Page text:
* The Tribune ran a story today about a consequence of the state’s new civil unions law…
The state of Illinois has declined to renew its foster care and adoption contracts with Catholic Charities across Illinois, threatening to end a historic public and private partnership initiated by the Roman Catholic Church a half century ago and displace about 2,500 foster children.
Lawyers for three of the agencies will seek an injunction from a Sangamon County judge on Tuesday.
In a letter sent last week to Catholic Charities in the dioceses of Peoria, Joliet, Springfield and Belleville, the Department of Children and Family Services told all four agencies that the state could not accept its signed contracts for the 2012 fiscal year because “your agency has made it clear that it does not intend to comply with the Illinois Religious Freedom Protection and Civil Union Act.” […]
During a meeting last month, lawyers for the attorney general’s office and DCFS reportedly told Catholic Charities that couples in civil unions must be treated the same as married couples when it comes to providing foster care services, said Peter Breen, an attorney with the Thomas More Society representing Catholic Charities. Spokespeople for the attorney general and DCFS could not comment immediately on Monday.
* The governor was asked about the development at a press conference this morning.
“They made a choice,” Quinn said, about the decision by the various Catholic archdiocese leaders to refuse to place foster children in the homes of couples joined by civil unions. “We’re not going back.”
“If an organization… decides they don’t want to voluntarily participate with the state,” Quinn said, “they have that choice and we honor that choice.”
* Listen to the governor’s full press conference…
* Quinn also claimed that the problem would be solved soon.
“We have other entities that are involved in foster care that are willing to assume that duty,” the governor said, without identifying any particular group. However, one group has already stepped up…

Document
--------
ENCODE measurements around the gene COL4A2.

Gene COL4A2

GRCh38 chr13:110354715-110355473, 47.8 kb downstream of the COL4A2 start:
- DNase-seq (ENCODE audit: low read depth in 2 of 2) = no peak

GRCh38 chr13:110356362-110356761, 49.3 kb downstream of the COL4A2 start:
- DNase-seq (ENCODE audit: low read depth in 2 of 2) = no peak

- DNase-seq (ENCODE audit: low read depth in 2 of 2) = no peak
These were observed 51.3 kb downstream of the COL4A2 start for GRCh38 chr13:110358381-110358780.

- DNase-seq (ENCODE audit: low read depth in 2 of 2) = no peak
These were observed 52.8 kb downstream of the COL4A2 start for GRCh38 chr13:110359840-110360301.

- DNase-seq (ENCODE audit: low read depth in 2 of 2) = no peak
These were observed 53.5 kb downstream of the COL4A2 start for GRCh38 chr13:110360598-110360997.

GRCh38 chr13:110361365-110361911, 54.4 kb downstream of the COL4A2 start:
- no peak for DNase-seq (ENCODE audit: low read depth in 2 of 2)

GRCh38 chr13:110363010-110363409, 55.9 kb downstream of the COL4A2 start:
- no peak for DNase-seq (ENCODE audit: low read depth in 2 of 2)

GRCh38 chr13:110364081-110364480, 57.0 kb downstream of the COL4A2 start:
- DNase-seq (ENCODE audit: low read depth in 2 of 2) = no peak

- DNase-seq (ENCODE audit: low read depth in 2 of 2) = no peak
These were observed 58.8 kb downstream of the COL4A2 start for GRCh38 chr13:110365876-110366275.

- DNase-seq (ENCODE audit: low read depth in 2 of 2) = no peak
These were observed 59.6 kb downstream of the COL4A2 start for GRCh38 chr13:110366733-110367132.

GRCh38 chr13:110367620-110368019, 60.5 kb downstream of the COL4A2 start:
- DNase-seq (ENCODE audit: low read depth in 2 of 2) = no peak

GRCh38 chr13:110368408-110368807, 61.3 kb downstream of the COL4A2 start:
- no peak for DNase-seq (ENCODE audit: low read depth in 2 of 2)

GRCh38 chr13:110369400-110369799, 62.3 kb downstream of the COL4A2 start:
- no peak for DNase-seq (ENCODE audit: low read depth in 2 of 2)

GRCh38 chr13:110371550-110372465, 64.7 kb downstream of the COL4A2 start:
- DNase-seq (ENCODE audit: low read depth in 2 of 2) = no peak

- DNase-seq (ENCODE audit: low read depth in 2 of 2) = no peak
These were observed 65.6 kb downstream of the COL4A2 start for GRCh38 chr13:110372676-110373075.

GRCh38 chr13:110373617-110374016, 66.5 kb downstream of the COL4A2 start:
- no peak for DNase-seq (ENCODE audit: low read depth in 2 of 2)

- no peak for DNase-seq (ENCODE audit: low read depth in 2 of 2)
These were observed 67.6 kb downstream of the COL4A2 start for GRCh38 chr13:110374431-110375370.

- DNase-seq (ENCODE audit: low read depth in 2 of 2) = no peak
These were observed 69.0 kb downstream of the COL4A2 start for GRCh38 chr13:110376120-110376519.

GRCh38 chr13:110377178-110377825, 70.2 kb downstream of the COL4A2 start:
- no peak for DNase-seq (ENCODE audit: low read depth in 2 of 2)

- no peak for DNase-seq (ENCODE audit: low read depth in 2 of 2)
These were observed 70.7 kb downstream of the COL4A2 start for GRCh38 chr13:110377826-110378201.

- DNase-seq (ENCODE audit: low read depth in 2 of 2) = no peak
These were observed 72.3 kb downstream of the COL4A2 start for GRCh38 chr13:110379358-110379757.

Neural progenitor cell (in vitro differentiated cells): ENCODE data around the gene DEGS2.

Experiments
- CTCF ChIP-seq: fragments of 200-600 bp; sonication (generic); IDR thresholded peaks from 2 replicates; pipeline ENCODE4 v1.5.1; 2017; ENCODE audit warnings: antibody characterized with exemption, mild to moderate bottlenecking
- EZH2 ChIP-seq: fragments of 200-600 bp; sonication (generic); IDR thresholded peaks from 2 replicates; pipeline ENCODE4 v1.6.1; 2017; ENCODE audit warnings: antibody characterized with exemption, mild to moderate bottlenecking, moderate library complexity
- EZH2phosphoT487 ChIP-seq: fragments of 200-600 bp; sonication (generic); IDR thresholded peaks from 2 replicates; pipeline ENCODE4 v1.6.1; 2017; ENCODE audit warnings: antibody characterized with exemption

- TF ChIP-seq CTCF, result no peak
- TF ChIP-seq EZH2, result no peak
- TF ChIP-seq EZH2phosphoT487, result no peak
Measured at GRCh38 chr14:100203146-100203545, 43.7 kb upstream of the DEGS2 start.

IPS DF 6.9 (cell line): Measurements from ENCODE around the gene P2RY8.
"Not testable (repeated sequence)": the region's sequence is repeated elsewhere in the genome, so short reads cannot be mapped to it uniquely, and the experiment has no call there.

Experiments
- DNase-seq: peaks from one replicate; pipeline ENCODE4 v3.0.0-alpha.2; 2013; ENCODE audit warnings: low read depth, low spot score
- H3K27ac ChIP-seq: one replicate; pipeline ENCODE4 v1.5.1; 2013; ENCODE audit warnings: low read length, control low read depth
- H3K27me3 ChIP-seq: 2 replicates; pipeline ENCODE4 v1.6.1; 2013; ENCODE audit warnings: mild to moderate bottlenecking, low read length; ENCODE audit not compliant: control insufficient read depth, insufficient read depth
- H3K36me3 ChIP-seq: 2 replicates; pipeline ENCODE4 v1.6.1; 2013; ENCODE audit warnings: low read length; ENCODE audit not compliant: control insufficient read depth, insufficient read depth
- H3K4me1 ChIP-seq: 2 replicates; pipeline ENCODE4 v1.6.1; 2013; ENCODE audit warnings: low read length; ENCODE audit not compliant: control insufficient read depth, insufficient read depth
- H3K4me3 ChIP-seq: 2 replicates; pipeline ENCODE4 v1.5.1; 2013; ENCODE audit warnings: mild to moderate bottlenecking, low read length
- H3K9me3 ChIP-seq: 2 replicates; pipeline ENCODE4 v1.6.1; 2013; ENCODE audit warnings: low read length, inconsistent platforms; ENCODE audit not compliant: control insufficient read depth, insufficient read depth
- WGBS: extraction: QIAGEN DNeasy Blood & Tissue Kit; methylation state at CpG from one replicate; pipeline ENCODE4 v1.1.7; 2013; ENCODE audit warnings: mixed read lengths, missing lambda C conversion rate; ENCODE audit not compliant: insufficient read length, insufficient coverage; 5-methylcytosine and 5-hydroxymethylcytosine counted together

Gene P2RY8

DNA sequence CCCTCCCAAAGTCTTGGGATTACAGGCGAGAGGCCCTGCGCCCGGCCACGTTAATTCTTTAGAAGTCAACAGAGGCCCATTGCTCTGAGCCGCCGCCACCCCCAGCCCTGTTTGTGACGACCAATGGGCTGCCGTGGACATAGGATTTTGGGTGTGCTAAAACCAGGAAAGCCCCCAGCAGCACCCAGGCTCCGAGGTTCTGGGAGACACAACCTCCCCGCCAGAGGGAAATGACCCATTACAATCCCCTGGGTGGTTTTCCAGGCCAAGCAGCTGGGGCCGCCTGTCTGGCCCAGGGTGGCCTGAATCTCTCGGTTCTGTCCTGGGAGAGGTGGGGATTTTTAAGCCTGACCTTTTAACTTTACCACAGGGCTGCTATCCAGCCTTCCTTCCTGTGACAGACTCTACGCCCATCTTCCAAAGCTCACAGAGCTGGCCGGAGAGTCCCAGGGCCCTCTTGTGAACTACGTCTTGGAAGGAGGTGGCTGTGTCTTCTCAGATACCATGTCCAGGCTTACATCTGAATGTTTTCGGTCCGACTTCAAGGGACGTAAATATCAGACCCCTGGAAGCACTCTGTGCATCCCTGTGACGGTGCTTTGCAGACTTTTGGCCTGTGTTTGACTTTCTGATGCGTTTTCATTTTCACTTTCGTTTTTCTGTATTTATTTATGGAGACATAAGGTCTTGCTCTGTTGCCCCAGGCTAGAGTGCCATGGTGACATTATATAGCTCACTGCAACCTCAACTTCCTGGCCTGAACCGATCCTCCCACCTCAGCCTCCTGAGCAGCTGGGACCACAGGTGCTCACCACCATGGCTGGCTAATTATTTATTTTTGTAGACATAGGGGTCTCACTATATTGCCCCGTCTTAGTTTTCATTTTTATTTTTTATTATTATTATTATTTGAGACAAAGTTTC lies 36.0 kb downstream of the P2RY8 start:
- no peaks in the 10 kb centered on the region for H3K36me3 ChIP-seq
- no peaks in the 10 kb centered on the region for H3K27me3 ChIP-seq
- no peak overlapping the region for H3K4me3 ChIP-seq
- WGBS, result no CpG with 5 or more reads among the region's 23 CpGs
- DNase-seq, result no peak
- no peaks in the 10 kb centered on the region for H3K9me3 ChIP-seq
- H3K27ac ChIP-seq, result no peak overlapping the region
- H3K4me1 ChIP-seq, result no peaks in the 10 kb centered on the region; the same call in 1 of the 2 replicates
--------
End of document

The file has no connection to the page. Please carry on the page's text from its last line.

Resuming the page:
David McClure, executive director of Youth Service Bureau of Illinois Valley, believes Catholic Charities left his agency no choice but to take care of the 330 children affected by Doran’s decision.[…]
Because agencies in the area were already approaching capacity, none could add Catholic Charities’ more than 300 families to its caseload all at once. While distributing the workload among different agencies was a possibility, families would be assigned new caseworkers and staff at Catholic Charities would simply lose their jobs. […]
McClure said he believed it could be done as long as all the resources accompanied the operation. DCFS assured him that would be the case.
“I just couldn’t find a good reason not to do it,” McClure said. “If we have the money to do it and they need it to be done, why would we not?”
* More on the dispute…
Peter Breen, executive director of the Thomas More Society, represents Catholic Charities in the dioceses of Joliet, Peoria and Springfield. “The idea that a religious entity needs to check its religion at the door when it takes state money is a false idea,” Breen says.
For decades, he says, Catholic Charities has referred unmarried couples — regardless of their sexual orientation — to other agencies or back to DCFS, the Illinois Department of Children and Family Services.
“If the theory behind civil unions is live and let live, then those folks who are for civil unions can also be for Catholic Charities, and other religiously based adoption agencies, to provide services to the state which are valuable. And [the agencies] can continue to do it without shutting down — without compromising their deeply held religious beliefs,” says Breen.
Kendall Marlowe, a spokesman for DCFS, says separate but equal just isn’t good enough and the state’s anti-discrimination position is clear.
* Jeff Ward at the Elgin Courier-News also tossed in his two cents…
Since we last talked, the Joliet, Peoria and Springfield dioceses sued the state to force the issue as to whether they’re exempt from placing children with same-sex civil union partners. Those Catholics want to continue referring “unmarried” folks to other agencies, as they’ve done all along.
As much seeing my tax dollars go to a group that unfairly singles out gays makes me cringe, I hope they win their lawsuit. You see, these church adoption services are so superior to any state-run (and most private) programs that by applying their own greater good principle, I can accept something somewhat distasteful in consideration of the more pressing need for these children to find stable homes.